RAGE!!!!!!!!  (Photo by Dino Perrucci)

HE PUT ON HIS RAGE FACE!!!!!!!! (Photo by Dino Perrucci)

The Tedeschi/Trucks Band
Derek Trucks – Guitar
Susan Tedeschi – Guitar & Vocals
Oteil Burbridge – Bass
Kofi Burbridge – Keys & Flute
Tyler Greenwell – Drums
JJ Johnson – Drums
Mike Mattison – Backing Vocals
Mark Rivers – Backing Vocals
Maurice Brown – Trumpet
Kebbi (?)- Saxophone
Unknown – Trombone

The Highline Ballroom was packed! Not surprisingly, the performance had sold out within days of tickets going on sale. The venue withheld the tickets for pick up at the club box office to deter ticket reselling, something I hadn’t dealt with before. There was no opening band and the band took to the stage a little after 8pm to a crazy excited audience.

Oteil Burbirdge (Photo by Suzy Perler)

Oteil Burbirdge (Photo by Suzy Perler)

I’d say that 75% of the audience were 40+ yr old men who needed a fix of their bro-crush from The Allman Brothers Band.  Personally, I wondered how many of these men truly cared about anyone else on stage.  Certainly, The Allman Brother’s fans noticed the amazing Oteil Burbridge  on stage.  I know I did. What a line up.  Oteil’s brother, Kofi, took his rightful place behind the keyboard.

Kofi Burbridge (Photo by Suzy Perler)

Kofi Burbridge (Photo by Suzy Perler)

As all Derek and Susan projects, Mike Mattison was on backup vocals.  Then, there was Mark Rivers, someone who I had never heard of before and I can’t seem to find any information on. Send me a link if you find something! Their voices blended seamlessly with Susan’s but I didn’t really get a full effect from them closer to the end of the performance.

Susan & Derek (Photo by Dino Perrucci)

Susan & Derek (Photo by Dino Perrucci)

Tyler Greenwell, an alumni of the school of Colonel Bruce Hampton, made himself known on stage throughout the whole night with his thick drumming. Great musicality.  JJ Johnson, the second drummer on stage, was a new name to my ears.  His latest venture has been touring as John Mayer’s drummer.  I’ve always loved John Mayer’s songwriting and lyrics but it stops with his music.  Let’s hope JJ Johnson isn’t as much as a douche as Mr. Mayer like to portray himself.  I am sure he isn’t because only great karma gets you a post within the band of one of these magnificent musicians!

Maurice Brown (Photo by Dino Perrucci)

Maurice Brown (Photo by Dino Perrucci)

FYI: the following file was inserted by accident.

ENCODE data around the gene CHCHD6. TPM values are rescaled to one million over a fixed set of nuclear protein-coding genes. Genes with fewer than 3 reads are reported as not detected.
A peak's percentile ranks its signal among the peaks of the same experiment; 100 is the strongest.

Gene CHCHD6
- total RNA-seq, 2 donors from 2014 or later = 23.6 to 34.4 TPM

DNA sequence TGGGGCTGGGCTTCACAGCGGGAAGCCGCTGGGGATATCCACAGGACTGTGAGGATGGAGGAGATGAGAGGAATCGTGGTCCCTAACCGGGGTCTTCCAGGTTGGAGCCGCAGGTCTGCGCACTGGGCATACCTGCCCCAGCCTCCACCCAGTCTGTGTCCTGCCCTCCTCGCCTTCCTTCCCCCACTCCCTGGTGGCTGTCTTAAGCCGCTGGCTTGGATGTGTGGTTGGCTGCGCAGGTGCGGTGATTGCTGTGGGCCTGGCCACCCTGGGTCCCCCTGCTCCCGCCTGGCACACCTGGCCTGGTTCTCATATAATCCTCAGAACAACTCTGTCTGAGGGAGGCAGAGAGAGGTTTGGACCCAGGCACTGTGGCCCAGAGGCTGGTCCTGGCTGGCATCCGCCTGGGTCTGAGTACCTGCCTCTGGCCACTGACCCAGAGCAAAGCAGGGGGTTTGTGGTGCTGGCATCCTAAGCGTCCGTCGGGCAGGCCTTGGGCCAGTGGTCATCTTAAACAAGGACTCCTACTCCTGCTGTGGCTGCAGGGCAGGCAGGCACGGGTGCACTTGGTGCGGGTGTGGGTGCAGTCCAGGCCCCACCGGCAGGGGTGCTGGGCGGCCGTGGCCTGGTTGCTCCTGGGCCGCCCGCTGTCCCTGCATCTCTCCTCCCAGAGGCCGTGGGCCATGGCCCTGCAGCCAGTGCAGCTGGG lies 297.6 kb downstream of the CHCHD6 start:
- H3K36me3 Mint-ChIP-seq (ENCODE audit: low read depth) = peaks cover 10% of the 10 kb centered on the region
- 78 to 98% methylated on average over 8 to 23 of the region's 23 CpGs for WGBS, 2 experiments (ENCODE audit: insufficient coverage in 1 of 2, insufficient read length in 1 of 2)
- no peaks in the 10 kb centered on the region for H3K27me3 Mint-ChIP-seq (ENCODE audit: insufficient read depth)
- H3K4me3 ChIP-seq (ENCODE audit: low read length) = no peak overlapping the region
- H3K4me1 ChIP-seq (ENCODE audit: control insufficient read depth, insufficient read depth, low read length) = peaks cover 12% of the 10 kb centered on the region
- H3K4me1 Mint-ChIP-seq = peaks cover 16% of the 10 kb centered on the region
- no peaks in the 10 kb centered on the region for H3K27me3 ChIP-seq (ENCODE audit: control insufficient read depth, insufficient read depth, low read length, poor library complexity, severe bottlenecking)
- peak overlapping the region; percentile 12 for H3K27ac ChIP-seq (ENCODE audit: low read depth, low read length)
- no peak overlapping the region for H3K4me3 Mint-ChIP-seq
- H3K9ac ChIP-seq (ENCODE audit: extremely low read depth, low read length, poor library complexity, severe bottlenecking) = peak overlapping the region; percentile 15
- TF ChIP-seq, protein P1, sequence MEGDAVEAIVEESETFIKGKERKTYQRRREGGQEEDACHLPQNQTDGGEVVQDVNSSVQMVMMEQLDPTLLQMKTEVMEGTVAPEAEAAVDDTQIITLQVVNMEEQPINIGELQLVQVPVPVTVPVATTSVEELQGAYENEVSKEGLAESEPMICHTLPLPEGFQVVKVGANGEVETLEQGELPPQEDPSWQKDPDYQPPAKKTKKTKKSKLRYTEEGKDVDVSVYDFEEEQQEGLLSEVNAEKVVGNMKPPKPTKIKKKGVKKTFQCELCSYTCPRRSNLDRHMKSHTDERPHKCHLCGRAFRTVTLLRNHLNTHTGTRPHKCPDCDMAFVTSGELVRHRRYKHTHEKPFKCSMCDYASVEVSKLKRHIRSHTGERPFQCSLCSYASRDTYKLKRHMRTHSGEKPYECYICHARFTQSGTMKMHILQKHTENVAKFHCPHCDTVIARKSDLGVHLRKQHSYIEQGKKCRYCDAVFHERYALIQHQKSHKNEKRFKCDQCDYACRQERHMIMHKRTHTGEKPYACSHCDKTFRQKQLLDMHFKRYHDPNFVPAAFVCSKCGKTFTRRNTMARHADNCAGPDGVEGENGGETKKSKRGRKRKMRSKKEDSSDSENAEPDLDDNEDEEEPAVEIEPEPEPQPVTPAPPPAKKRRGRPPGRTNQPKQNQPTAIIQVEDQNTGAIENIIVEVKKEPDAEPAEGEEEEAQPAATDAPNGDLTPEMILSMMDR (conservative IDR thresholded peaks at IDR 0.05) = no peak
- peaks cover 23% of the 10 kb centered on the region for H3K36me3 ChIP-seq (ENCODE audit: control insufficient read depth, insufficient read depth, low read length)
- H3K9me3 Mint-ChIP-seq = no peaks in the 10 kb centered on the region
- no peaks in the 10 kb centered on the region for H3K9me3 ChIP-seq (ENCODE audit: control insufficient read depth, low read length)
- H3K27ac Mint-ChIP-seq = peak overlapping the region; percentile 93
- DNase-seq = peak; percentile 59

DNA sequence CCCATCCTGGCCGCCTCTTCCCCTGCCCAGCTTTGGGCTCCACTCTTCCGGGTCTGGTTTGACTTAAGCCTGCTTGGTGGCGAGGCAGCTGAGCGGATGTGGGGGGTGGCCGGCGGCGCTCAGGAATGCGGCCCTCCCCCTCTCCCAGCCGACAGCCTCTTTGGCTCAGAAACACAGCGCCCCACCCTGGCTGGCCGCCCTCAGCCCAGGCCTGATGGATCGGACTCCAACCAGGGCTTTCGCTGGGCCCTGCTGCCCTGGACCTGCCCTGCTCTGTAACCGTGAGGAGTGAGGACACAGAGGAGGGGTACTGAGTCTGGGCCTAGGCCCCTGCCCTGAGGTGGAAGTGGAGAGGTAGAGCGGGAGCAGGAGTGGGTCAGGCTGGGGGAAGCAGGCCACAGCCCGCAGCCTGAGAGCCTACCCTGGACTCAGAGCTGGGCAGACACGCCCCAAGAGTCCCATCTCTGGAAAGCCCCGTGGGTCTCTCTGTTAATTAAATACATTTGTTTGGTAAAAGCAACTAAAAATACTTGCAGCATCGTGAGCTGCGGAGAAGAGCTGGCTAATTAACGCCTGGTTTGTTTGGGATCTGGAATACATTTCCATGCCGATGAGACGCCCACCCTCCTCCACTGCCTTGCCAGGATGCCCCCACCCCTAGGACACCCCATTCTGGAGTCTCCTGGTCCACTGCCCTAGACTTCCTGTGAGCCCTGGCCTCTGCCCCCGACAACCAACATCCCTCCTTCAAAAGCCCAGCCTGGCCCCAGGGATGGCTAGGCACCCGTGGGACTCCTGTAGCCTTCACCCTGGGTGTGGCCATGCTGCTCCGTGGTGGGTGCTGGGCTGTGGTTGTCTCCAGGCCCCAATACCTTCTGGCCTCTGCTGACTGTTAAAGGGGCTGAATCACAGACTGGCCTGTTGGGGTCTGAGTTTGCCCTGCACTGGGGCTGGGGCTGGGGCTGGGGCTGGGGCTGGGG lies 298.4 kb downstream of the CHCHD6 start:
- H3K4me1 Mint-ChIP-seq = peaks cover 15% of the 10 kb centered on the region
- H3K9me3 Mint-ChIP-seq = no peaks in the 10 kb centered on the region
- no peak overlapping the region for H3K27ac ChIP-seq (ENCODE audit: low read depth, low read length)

Susan Tedeschi (Photo By Dino Perrucci)

Susan Tedeschi (Photo By Dino Perrucci)

The horn section was good. I want to say out of this world but I couldn’t really feel anything from two out of the three horn players.  Sadly, I can’t find any mention of the names of the horn section either and the only person I recognized on stage was Maurice Brown on trumpet. Maurice was the horn player who throw it down until the encore.  He was the stand out of the horn section as he ripped open his solo on Uptight (video below), as he twirled his trumpet to the beat like a cowboy does a gun and how he got down dancing completely into the groove when the music moved him. He is a pleasure to watch just like Oteil.  Great stage presence.  Each of the musicians on stage were connected to Derek and Susan in some way but I believe Maurice Brown is the only member not to have played with them before.

(Photo by Suzy Perler)

(Photo by Suzy Perler)

Derek Trucks (Photo by Dino Perrucci)

Derek Trucks (Photo by Dino Perrucci)

Kicking the set off with the instrumental Five Minute Rule, the entire 11-piece ensemble warmed up their instruments and busted out a bit of their chops.  They were just itching to release their music upon us.  They covered epically jamming covers like The Meter’s funky Just Kissed My Baby and Jimi Hendrix’s Manic Depression with Oteil on vocals. At a point in the song, the members on stage back off as Kofi and Oteil were being spotlighted.  My eyes followed Derek and Susan as they sat down on some speakers.  I watched Susan sit down, put her hand on her husband’s leg and smiled deeply into his eyes and mouthed “Hi!”  It was so touching. During the drummer focus at the end of  Stevie Wonder’s Uptight (Outta Sight), both drummers gave us a taste of their talent.  Combined, we were delivered a sense of their sound and sensitivity.


The  group sang a number of songs from their new album, Revolver.  The soulful Love Has Something Else To Say was beautiful. As well, The Derek Trucks Band cover, Midnight in Harlem resonated through the venue as Susan’s emotive vocals carried it away.

Kofi & Susan (Photo by Dino Perrucci)

Kofi & Susan (Photo by Suzy Perler)